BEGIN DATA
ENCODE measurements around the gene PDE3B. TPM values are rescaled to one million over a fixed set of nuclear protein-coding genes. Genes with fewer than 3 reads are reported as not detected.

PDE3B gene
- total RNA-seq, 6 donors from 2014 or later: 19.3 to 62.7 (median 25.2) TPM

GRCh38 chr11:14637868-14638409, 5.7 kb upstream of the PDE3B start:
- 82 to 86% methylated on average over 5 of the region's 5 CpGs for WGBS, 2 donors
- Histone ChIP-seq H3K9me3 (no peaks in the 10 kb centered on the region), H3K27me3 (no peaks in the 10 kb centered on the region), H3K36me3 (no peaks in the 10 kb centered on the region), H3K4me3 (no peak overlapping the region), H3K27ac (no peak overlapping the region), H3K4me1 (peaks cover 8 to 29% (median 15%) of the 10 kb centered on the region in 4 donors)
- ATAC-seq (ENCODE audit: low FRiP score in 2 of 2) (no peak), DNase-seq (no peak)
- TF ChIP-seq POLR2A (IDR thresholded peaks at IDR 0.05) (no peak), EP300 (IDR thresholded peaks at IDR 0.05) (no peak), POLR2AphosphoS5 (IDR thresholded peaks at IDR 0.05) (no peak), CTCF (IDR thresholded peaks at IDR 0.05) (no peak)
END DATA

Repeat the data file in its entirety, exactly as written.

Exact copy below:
ENCODE measurements around the gene PDE3B. TPM values are rescaled to one million over a fixed set of nuclear protein-coding genes. Genes with fewer than 3 reads are reported as not detected.

PDE3B gene
- total RNA-seq, 6 donors from 2014 or later: 19.3 to 62.7 (median 25.2) TPM

GRCh38 chr11:14637868-14638409, 5.7 kb upstream of the PDE3B start:
- 82 to 86% methylated on average over 5 of the region's 5 CpGs for WGBS, 2 donors
- Histone ChIP-seq H3K9me3 (no peaks in the 10 kb centered on the region), H3K27me3 (no peaks in the 10 kb centered on the region), H3K36me3 (no peaks in the 10 kb centered on the region), H3K4me3 (no peak overlapping the region), H3K27ac (no peak overlapping the region), H3K4me1 (peaks cover 8 to 29% (median 15%) of the 10 kb centered on the region in 4 donors)
- ATAC-seq (ENCODE audit: low FRiP score in 2 of 2) (no peak), DNase-seq (no peak)
- TF ChIP-seq POLR2A (IDR thresholded peaks at IDR 0.05) (no peak), EP300 (IDR thresholded peaks at IDR 0.05) (no peak), POLR2AphosphoS5 (IDR thresholded peaks at IDR 0.05) (no peak), CTCF (IDR thresholded peaks at IDR 0.05) (no peak)